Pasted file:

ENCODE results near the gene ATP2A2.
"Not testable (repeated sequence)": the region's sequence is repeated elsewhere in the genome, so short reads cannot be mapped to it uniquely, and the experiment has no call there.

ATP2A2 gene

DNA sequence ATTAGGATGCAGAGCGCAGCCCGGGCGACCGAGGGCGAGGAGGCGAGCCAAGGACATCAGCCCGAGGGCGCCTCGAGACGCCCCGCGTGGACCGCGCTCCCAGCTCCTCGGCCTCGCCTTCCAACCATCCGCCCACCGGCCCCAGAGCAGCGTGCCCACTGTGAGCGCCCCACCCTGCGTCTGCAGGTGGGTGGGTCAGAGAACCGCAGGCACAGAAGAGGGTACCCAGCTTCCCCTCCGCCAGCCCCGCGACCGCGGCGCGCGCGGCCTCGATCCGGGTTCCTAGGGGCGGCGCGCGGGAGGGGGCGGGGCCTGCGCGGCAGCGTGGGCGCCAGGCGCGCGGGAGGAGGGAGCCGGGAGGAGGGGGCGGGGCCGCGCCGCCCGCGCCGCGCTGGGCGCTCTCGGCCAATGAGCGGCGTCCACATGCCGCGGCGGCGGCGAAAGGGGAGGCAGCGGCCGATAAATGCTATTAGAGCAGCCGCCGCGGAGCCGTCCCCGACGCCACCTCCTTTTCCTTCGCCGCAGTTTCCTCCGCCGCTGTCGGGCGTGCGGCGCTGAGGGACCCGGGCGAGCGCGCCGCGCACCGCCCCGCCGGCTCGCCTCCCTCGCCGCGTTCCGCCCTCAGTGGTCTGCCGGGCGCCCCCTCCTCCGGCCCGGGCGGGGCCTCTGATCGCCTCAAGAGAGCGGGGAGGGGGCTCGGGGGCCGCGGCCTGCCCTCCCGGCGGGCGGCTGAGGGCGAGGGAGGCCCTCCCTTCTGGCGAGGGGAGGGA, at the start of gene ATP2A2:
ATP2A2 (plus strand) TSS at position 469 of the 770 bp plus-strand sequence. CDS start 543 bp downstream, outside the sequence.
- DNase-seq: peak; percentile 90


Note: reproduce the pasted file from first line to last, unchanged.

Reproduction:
ENCODE results near the gene ATP2A2.
"Not testable (repeated sequence)": the region's sequence is repeated elsewhere in the genome, so short reads cannot be mapped to it uniquely, and the experiment has no call there.

ATP2A2 gene

DNA sequence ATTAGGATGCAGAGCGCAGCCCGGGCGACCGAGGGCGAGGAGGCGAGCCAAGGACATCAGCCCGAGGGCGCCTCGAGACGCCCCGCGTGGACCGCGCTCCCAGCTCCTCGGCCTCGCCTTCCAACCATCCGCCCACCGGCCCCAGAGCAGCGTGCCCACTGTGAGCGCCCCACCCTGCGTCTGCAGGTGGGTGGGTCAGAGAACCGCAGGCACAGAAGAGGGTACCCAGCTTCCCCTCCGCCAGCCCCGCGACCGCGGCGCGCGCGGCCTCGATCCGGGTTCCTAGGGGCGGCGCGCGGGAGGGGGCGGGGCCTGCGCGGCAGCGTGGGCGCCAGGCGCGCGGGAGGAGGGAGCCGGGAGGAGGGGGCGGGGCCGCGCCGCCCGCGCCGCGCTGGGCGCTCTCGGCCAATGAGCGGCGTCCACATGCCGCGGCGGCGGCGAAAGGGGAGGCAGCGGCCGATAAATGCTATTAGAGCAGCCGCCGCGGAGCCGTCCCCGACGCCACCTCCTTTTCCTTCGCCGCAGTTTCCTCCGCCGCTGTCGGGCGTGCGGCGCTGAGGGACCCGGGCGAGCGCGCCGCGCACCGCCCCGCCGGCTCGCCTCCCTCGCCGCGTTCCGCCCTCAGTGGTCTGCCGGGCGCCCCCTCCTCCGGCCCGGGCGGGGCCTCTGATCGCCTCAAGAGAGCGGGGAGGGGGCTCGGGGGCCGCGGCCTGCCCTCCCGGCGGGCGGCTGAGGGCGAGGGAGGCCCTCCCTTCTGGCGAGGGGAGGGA, at the start of gene ATP2A2:
ATP2A2 (plus strand) TSS at position 469 of the 770 bp plus-strand sequence. CDS start 543 bp downstream, outside the sequence.
- DNase-seq: peak; percentile 90